To view comments, as well as documents mentioned in this preamble as being available in the docket, go to http://www.regulations.gov, click on the “read comments” box, which will then become highlighted in blue. In the “Keyword” box insert “USCG-2010-1091” and click “Search.” Click the “Open Docket Folder” in the “Actions” column. You may also visit the Docket Management Facility in Room W12-140 on the ground floor of the Department of Transportation West Building, 1200 New Jersey Avenue, SE., Washington, DC 20590, between 9 a.m. and 5 p.m., Monday through Friday, except Federal holidays. We have an agreement with the Department of Transportation to use the Docket Management Facility.
Anyone can search the electronic form of comments received into any of our dockets by the name of the individual submitting the comment (or signing the comment, if submitted on behalf of an association, business, labor union, etc.). You may review a Privacy Act notice regarding our public dockets in the January 17, 2008, issue of the Federal Register (73 FR 3316).
We do not now plan to hold a public meeting. But you may submit a request for one on or before February 23, 2011 using one of the four methods specified under ADDRESSES. Please explain why you believe a public meeting would be beneficial. If we determine that one would aid this rulemaking, we will hold one at a time and place announced by a later notice in the Federal Register.
Basis and Purpose
In response to media reports of military munitions found in Gravesend Bay by civilian divers, U.S. Navy Explosive Ordnance Disposal divers from Naval Weapons Station Earle conducted underwater surveys and confirmed the location of munitions on the bottom of Gravesend Bay. The Start Printed Page 6729munitions consist of approximately 1500 rounds of 20mm ammunition, one 3-inch diameter projectile and two cartridge casings. The Captain of the Port (COTP) New York has established a temporary safety zone under docket number USCG-2010-1126 as an interim measure while this long-term rulemaking process is pursued.
In the interest of public safety, the U.S. Navy has requested that the Coast Guard limit access to the location in Gravesend Bay where the munitions are located until the ordnance can be rendered safe and removed.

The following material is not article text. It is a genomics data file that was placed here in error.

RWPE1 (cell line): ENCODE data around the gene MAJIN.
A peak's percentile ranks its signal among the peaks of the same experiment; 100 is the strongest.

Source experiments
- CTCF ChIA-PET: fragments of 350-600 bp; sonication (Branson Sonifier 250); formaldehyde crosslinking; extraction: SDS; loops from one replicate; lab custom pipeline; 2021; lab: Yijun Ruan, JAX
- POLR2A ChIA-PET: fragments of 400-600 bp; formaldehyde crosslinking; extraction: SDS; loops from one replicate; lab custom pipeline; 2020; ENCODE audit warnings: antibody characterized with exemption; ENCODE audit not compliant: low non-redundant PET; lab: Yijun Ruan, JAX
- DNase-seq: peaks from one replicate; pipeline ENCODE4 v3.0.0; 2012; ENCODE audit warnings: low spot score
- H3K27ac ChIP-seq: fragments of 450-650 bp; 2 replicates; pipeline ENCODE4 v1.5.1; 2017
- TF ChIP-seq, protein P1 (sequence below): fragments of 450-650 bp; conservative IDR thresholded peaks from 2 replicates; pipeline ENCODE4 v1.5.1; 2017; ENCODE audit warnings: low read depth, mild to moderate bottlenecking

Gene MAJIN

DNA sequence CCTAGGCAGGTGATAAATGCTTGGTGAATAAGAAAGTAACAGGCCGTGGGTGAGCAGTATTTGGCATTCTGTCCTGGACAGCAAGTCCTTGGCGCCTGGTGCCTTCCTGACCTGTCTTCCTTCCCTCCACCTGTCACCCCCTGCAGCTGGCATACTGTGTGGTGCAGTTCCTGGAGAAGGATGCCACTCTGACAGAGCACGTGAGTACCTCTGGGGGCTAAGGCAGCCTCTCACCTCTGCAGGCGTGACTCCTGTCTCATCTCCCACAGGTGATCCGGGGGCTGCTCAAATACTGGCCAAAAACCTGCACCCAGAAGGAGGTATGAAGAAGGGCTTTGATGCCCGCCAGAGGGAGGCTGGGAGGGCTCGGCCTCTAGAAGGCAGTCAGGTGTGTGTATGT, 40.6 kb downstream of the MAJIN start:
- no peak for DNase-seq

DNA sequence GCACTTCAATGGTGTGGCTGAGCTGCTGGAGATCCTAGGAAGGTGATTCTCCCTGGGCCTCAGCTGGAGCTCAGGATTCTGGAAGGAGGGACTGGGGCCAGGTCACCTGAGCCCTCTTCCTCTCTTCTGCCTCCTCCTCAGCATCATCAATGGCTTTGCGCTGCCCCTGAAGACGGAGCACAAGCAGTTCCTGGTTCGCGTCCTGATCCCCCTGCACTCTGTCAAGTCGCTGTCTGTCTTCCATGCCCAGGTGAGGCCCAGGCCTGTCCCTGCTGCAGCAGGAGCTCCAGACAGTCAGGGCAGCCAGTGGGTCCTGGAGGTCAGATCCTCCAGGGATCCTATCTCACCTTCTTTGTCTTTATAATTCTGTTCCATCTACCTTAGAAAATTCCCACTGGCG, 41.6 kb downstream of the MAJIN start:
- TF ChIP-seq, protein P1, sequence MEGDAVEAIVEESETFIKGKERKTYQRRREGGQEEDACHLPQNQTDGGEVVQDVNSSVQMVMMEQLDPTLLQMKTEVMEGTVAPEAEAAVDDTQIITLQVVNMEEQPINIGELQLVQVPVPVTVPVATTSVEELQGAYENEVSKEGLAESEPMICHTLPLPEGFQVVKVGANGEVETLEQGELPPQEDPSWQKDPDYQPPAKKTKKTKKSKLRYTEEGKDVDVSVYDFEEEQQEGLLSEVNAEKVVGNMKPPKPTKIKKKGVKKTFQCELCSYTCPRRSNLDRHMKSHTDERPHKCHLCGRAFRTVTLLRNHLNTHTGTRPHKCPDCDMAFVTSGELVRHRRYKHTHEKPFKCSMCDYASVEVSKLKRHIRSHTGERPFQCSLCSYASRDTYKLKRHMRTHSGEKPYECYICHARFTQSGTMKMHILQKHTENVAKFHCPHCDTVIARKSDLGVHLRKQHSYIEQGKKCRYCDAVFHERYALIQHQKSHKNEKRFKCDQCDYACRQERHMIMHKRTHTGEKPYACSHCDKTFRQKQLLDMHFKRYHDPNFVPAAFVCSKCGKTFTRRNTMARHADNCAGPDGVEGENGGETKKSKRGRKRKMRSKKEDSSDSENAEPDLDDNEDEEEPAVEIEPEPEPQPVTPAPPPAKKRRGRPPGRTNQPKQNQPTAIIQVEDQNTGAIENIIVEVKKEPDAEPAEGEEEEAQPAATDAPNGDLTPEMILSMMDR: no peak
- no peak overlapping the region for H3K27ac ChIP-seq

This safety zone is necessary to ensure the safety of mariners, vessels, and civilian divers from the potential hazards associated with unexploded military munitions.
Discussion of Proposed Rule
The COTP New York proposes to establish a safety zone around the location of an unexploded munitions site to ensure the safety of mariners and vessels transiting near the location of the ordnance as well as divers intending to dive in the area.
The proposed safety zone will encompass all waters of Gravesend Bay within 110-yard radius of position 40°36′30″ N, 074°02′14″ W (NAD 83), approximately 70-yards southeast of the Verrazano Bridge Brooklyn tower.
Entry into the proposed safety zone by any person or vessel will be prohibited unless specifically authorized by the COTP New York, or the designated on-scene representative. Persons desiring to enter the safety zone may request permission to enter from the Coast Guard COTP via VHF Channel 16 or by contacting the Sector New York Command Center at (718) 354-4353.
The Coast Guard advises that entry into, transiting, diving, dredging, dumping, fishing, trawling, conducting salvage operations, remaining within or anchoring in this safety zone will be prohibited unless authorized by the COTP New York or the designated on-scene representative.
The “designated on-scene representative” is any Coast Guard commissioned, warrant, or petty officer who has been designated by the COTP New York to act on her behalf.
We developed this proposed rule after considering numerous statutes and executive orders related to rulemaking. Below we summarize our analyses based on 13 of these statutes or executive orders.
Regulatory Planning and Review
This proposed rule is not a significant regulatory action under section 3(f) of Executive Order 12866, Regulatory Planning and Review, and does not require an assessment of potential costs and benefits under section 6(a)(3) of that Order. The Office of Management and Budget has not reviewed it under that Order.